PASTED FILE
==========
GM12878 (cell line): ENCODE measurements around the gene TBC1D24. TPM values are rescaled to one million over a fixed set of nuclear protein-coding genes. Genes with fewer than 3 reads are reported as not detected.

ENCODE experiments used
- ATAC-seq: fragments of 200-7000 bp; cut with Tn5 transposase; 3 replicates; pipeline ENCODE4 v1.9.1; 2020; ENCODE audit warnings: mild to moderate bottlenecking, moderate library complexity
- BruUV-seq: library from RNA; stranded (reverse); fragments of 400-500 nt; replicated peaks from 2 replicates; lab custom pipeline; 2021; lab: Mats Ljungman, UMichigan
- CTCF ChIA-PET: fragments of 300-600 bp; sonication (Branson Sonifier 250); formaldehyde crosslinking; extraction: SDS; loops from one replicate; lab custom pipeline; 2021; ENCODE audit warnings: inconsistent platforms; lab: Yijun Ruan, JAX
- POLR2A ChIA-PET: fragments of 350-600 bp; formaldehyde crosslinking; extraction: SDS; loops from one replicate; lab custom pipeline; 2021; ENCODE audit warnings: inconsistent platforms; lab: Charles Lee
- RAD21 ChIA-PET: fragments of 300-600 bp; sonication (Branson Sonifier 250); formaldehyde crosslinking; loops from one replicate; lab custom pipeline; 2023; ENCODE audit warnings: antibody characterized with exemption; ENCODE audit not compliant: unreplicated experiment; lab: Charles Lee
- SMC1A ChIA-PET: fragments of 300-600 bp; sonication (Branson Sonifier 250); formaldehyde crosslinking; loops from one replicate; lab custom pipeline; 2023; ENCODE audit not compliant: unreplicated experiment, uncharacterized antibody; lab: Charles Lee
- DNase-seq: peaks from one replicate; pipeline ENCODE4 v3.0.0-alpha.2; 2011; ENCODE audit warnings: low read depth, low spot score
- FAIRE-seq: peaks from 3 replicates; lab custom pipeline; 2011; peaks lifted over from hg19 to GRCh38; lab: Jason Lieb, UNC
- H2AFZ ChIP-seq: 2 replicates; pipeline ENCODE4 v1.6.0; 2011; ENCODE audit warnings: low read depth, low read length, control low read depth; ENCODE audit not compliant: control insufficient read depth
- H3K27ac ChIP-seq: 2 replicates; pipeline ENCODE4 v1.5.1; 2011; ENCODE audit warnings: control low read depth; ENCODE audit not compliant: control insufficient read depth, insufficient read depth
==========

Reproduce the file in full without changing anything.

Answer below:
GM12878 (cell line): ENCODE measurements around the gene TBC1D24. TPM values are rescaled to one million over a fixed set of nuclear protein-coding genes. Genes with fewer than 3 reads are reported as not detected.

ENCODE experiments used
- ATAC-seq: fragments of 200-7000 bp; cut with Tn5 transposase; 3 replicates; pipeline ENCODE4 v1.9.1; 2020; ENCODE audit warnings: mild to moderate bottlenecking, moderate library complexity
- BruUV-seq: library from RNA; stranded (reverse); fragments of 400-500 nt; replicated peaks from 2 replicates; lab custom pipeline; 2021; lab: Mats Ljungman, UMichigan
- CTCF ChIA-PET: fragments of 300-600 bp; sonication (Branson Sonifier 250); formaldehyde crosslinking; extraction: SDS; loops from one replicate; lab custom pipeline; 2021; ENCODE audit warnings: inconsistent platforms; lab: Yijun Ruan, JAX
- POLR2A ChIA-PET: fragments of 350-600 bp; formaldehyde crosslinking; extraction: SDS; loops from one replicate; lab custom pipeline; 2021; ENCODE audit warnings: inconsistent platforms; lab: Charles Lee
- RAD21 ChIA-PET: fragments of 300-600 bp; sonication (Branson Sonifier 250); formaldehyde crosslinking; loops from one replicate; lab custom pipeline; 2023; ENCODE audit warnings: antibody characterized with exemption; ENCODE audit not compliant: unreplicated experiment; lab: Charles Lee
- SMC1A ChIA-PET: fragments of 300-600 bp; sonication (Branson Sonifier 250); formaldehyde crosslinking; loops from one replicate; lab custom pipeline; 2023; ENCODE audit not compliant: unreplicated experiment, uncharacterized antibody; lab: Charles Lee
- DNase-seq: peaks from one replicate; pipeline ENCODE4 v3.0.0-alpha.2; 2011; ENCODE audit warnings: low read depth, low spot score
- FAIRE-seq: peaks from 3 replicates; lab custom pipeline; 2011; peaks lifted over from hg19 to GRCh38; lab: Jason Lieb, UNC
- H2AFZ ChIP-seq: 2 replicates; pipeline ENCODE4 v1.6.0; 2011; ENCODE audit warnings: low read depth, low read length, control low read depth; ENCODE audit not compliant: control insufficient read depth
- H3K27ac ChIP-seq: 2 replicates; pipeline ENCODE4 v1.5.1; 2011; ENCODE audit warnings: control low read depth; ENCODE audit not compliant: control insufficient read depth, insufficient read depth